Physicists Demonstrate Quantum Memory with Matter Qubits

Physicists Demonstrate Quantum Memory with Matter Qubits
Teleportation chambers used to trap, entangle, and teleport ions. Credit: Curt Suplee.

( -- For the first time, scientists have successfully operated a quantum gate between two remote particles of matter, marking an important step toward the development of a quantum computer. In previous experiments, researchers have used photons, which are difficult to store. Using matter qubits enables the researchers to store the obtained quantum information, opening up new possibilities for the generation of remote networks of entangled qubits.

Physicists Peter Maunz and coauthors from the University of Maryland Department of Physics and National Institute of Standards and Technology in College Park, Maryland, and the University of Michigan in Ann Arbor, Michigan, published their study in a recent issue of Physical Review Letters.

“Our work demonstrates a probabilistic remote entangling quantum gate,” Maunz told “Remote entangling gates are an essential building block for quantum repeaters which facilitate quantum communication over long distances. Furthermore, the remote link established by the entangling gate could be used to interconnect remote quantum processors and thus could be an important additional possibility to scale a future quantum computer.”

As the scientists explain, their quantum gate works by entangling two ytterbium ions, each confined in its own trap positioned one meter apart. The scientists suspended the ions into either a one or a zero state using . The use of ion traps prevents anything from interacting with the ytterbium. This allows the ions to hold states of both zero and one simultaneously so that the ions function as qubits.

Next, the scientists shined a laser on the ions, causing each ion to emit a single photon. The scientists collected a small amount of the emitted light from each ion and coupled the light into fibers. The outputs of the fibers were then sent to interfere at a beam splitter, after which single photons were detected. A simultaneous detection of two photons indicated the successful operation of the gate. Finally, the atomic states were identified to verify the claim.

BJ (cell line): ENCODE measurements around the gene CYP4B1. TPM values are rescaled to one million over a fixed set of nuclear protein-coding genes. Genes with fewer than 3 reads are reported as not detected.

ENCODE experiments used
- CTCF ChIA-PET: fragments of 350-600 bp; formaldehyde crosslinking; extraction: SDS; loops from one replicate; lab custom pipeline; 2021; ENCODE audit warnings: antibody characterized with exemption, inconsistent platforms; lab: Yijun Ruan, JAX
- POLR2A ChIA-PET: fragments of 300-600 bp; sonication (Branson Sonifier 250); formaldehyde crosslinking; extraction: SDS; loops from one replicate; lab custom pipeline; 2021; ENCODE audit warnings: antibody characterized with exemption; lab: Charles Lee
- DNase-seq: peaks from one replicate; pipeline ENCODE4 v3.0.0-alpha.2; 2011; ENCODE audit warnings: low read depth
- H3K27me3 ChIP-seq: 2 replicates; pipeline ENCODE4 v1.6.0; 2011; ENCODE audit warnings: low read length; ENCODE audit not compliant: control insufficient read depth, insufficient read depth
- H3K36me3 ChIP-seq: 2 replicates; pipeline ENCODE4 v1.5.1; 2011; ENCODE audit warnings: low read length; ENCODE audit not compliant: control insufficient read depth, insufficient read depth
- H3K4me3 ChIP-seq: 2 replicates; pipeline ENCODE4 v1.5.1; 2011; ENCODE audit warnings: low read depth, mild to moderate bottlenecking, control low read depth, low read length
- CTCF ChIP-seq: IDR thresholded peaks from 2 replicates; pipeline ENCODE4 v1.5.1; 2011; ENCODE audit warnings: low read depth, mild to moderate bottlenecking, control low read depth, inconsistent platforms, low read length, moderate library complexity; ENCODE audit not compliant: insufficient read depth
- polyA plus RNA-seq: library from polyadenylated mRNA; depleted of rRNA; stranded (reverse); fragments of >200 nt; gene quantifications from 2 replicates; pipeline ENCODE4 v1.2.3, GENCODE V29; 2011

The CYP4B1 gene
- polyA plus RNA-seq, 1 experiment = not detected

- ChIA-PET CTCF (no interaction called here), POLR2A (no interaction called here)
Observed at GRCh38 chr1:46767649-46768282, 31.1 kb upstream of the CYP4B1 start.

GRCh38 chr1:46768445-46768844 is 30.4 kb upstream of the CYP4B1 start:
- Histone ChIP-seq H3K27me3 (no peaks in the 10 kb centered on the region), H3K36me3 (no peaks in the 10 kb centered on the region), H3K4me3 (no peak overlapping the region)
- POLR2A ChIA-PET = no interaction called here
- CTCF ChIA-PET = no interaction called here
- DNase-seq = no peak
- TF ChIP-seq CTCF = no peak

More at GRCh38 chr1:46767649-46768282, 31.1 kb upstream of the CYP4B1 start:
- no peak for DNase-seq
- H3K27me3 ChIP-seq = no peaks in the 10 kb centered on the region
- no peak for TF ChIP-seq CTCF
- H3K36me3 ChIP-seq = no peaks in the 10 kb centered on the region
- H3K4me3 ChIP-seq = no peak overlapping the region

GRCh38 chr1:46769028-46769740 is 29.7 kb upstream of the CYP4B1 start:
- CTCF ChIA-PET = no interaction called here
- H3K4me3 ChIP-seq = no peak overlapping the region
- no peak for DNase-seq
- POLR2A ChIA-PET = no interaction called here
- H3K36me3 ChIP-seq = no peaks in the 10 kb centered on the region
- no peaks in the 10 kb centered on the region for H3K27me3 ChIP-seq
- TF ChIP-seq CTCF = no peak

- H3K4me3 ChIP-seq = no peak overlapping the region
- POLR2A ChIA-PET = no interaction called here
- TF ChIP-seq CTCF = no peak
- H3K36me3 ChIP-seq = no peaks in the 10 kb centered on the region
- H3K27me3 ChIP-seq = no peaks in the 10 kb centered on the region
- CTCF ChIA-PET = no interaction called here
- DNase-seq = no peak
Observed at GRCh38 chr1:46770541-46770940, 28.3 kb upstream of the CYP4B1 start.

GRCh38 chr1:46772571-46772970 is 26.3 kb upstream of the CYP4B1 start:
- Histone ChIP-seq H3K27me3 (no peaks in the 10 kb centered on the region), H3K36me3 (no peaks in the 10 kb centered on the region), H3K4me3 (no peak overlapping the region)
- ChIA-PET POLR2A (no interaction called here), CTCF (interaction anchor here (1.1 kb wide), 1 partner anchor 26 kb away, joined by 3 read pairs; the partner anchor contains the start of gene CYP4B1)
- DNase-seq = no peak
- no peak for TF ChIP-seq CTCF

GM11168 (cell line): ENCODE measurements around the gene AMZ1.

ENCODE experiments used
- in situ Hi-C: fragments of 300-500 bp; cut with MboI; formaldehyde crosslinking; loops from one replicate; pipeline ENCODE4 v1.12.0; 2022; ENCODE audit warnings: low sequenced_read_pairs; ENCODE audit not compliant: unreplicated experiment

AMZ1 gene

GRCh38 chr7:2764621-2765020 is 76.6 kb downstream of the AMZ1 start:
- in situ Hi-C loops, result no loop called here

Physicists Demonstrate Quantum Memory with Matter Qubits
Close-up image of trap electrodes. Credit: Curt Suplee.

As the physicists explain, this quantum gate could lead to the development of a “one-way” quantum computer. In this technique, a large collection of qubits is first prepared in a highly entangled state, and then single rotations and measurements are performed on the qubits to realize quantum computation. Since the measurements destroy the state of the qubits, the technique is called “one-way.” Because it has certain advantages, this technique may be easier to implement than the quantum circuit model, which is the conventional model of .

“The quantum circuit model and the one-way quantum computer a different but equivalent approaches to use quantum interactions and quantum entanglement for computation,” Maunz said. “The one-way quantum computer starts with a very sophisticated, highly entangled state of a collection of qubits. The computation is realized by measurements on single quantum bits and a classical feedforward of the results on rotations and measurements on the remaining qubits.”

In order to realize a useful one-way quantum computer, the physicists still face some challenges. For instance, they need to generate large collections of entangled qubits, since the current study demonstrates the technique with just one pair of qubits. The scientists also hope to improve the reliability and speed of their entanglement method.

“One focus of our research will be to increase the success probability of the remote gate,” Maunz said. “This can be done by increasing the fraction of scattered light that is collected and used for the gate. We hope to achieve an increase high enough to allow us to scale the entanglement to more than two ions. The remote entangling gate can also be combined with local gates which have been realized with trapped ions before. This should facilitate the development of deterministic remote quantum gates and the transmission of quantum information over larger distances.”

More information: P. Maunz, S. Olmschenk, D. Hayes, D.N. Matsukevich, L.-M. Duan, and C. Monroe. “Heralded Quantum Gate between Remote Quantum Memories.” Physical Review Letters 102, 250502 (2009).

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